If only William Jennings Bryan had known Francis Collins.
Maybe Bryan, who died just five days after leading the prosecution in the Scopes monkey trial, might have lived longer if he had. Although he won the case, his sudden death suggests the proceedings, during which he was savaged by the press, may have taken a toll.
And, who knows? We might never have argued at all about whether evolution should be taught in public schools had Collins been around. Timing.
If Collins is not familiar, he should be. He is the physician-geneticist who led the Human Genome Project for the National Institutes of Health and is noted for his discoveries of disease genes. Alas, he came along about eight decades too late for Bryan. But he may have entered the zeitgeist just in time for thousands (millions?) of others who have trouble embracing both Darwin and God without, as Collins puts it, their brains exploding.
Collins, an evangelical Christian who was home-schooled until sixth grade, wants to raise the level of discourse about science and faith, and help fundamentalists – both in science and religion – see that the two can coexist. To that end, he created the BioLogos Foundation and last month launched a Web site – BioLogos.org – to advance an alternative to the extreme views that tend to dominate the debate.
Yes, he asserted to a room full of journalists gathered here, one can believe in both God and science. In fact, says Collins, the latter does more to prove the existence of a creator than not.
This doesn’t mean that Collins falls in line with those promoting creation science or, more recently, intelligent design. He merely insists that belief in God doesn’t preclude acceptance of evolution.
Though his own beliefs are firm, Collins understands doubt, skepticism, and even atheism. He was once an atheist himself, believing only in what science could prove. As a medical student, however, he stumbled upon questions to which science had no answers. In treating dying patients, he also began to wonder how he would approach his own death. Not with as much peace as his patients of faith did, he supposed.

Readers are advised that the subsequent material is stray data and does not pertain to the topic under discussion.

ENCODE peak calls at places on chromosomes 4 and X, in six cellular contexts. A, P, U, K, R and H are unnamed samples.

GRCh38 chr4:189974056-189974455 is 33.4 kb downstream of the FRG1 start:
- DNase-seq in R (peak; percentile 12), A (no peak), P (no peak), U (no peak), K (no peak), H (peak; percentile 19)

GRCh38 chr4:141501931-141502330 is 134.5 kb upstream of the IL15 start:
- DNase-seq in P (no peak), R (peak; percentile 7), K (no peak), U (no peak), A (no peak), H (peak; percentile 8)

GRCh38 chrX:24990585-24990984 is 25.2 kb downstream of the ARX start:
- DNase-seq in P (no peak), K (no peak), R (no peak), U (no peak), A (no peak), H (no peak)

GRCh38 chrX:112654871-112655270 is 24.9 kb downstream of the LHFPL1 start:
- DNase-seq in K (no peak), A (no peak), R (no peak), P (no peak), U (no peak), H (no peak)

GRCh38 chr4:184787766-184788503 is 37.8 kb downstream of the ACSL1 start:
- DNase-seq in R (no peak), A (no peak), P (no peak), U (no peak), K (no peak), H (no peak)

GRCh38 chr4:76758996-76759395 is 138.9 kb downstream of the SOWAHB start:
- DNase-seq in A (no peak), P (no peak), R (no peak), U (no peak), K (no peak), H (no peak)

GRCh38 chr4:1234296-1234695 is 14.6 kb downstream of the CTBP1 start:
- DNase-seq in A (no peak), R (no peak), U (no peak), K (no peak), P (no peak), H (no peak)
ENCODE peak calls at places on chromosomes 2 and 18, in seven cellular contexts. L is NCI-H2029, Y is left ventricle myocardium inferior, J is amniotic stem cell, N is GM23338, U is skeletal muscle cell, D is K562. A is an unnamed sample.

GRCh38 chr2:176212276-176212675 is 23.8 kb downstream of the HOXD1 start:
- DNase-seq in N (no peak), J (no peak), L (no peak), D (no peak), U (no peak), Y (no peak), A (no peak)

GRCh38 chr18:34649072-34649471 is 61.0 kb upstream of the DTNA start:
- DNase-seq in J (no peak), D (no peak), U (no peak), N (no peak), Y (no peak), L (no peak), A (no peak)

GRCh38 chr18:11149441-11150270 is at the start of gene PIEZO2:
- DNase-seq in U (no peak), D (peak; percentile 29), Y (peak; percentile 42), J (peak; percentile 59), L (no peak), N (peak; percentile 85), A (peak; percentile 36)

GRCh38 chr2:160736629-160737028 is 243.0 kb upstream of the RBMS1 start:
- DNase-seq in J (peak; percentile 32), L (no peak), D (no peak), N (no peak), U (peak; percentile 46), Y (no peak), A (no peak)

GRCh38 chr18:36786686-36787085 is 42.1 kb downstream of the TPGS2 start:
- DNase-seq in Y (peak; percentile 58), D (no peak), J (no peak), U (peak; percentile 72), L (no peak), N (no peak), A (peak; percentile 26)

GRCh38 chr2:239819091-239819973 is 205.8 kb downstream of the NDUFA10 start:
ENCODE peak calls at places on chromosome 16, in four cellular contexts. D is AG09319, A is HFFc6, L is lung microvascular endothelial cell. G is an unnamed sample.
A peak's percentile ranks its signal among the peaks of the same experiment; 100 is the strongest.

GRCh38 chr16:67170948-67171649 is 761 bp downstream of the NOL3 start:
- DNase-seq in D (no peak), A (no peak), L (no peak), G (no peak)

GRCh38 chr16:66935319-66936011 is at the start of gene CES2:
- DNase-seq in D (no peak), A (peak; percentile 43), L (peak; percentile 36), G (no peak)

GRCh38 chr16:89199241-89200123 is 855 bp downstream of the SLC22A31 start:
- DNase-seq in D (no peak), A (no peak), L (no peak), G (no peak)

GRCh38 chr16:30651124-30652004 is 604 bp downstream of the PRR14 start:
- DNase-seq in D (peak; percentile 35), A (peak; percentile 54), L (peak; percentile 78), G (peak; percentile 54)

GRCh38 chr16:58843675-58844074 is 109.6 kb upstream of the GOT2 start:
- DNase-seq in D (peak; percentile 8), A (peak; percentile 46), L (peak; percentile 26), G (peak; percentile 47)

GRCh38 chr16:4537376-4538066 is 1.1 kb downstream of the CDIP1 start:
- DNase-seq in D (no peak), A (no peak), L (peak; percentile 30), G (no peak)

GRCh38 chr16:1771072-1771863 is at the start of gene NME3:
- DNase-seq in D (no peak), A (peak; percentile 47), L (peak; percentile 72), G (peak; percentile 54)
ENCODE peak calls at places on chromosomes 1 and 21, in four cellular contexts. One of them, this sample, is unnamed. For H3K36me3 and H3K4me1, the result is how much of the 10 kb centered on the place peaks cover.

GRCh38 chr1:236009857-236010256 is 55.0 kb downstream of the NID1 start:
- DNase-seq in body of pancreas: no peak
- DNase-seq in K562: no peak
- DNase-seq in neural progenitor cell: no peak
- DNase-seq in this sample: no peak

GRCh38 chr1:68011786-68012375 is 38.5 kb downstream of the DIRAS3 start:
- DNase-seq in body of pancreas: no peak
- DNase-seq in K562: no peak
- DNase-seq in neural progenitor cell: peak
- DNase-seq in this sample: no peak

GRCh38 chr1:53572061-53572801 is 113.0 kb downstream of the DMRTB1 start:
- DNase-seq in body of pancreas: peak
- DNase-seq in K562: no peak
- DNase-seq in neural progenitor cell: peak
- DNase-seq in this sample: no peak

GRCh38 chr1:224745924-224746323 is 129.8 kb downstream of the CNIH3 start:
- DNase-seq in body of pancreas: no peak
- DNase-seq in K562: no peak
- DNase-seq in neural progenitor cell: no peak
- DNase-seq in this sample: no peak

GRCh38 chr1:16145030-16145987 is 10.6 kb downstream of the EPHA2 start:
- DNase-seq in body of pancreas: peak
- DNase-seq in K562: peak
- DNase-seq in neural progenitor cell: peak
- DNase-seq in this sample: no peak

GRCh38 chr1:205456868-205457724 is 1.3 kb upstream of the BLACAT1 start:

Having earned a Ph.D. and a medical degree, Collins is nonetheless a scientist with little patience for those who insist that evolution is just a theory that one may take or leave. Most human genes, he points out, are similar to genes in other mammals, “which indicates a common ancestry.”
Even so, a Gallup Poll found last year that 44 percent of Americans believe God created human beings in their present form within the last 10,000 years.
“You can’t arrive at that conclusion without throwing out all the evidence of the sciences,” says Collins.
The problem of not believing in evolution as one might not believe in, say, goblins or flying pigs has repercussions beyond the obvious – that the U.S. will continue to fall behind other nations in science education. Collins says many creationist-trained young people suffer an intense identity crisis when they leave home for college, only to discover that the Earth is about 4.5 billion years old. Talk about messing with your mind.
Collins says he hears from dozens of young people so afflicted. Most susceptible to crisis are children who have been home-schooled or who have attended Christian schools. Of all religious groups and denominations, evangelical Protestants are the most reluctant to embrace evolution. Their objections haven’t changed much since Billy Sunday first articulated them almost 100 years ago and revolve around the fear that acceptance of evolution negates God.
To Collins, Darwin is a threat only if one thinks that God is an underachiever. Collins doesn’t happen to believe that. His study of genes has led him to conclude that God is both outside of nature and outside of time. He’s big, in other words. The idea that God would create the mechanism of evolution makes acceptable sense.
Now, if only he can convince his fellow Christians.
Through the foundation and Web site, Collins is hoping to help home-schoolers and other Christian educators come to grips with their scientific doubts. Among other projects, he intends to develop curricula that combine faith and science. He also hopes to help fundamentalist scientists see the error of their ways.
Whatever one’s stripes or lack thereof, helping fundamentalists evolve can only be good for civilization – a cause in which even the faithless can believe.
Contact Kathleen Parker at email@example.com. She is a conservative journalist who writes for National Review from her South Carolina home. Her column is distributed by the Washington Post Writers Group.
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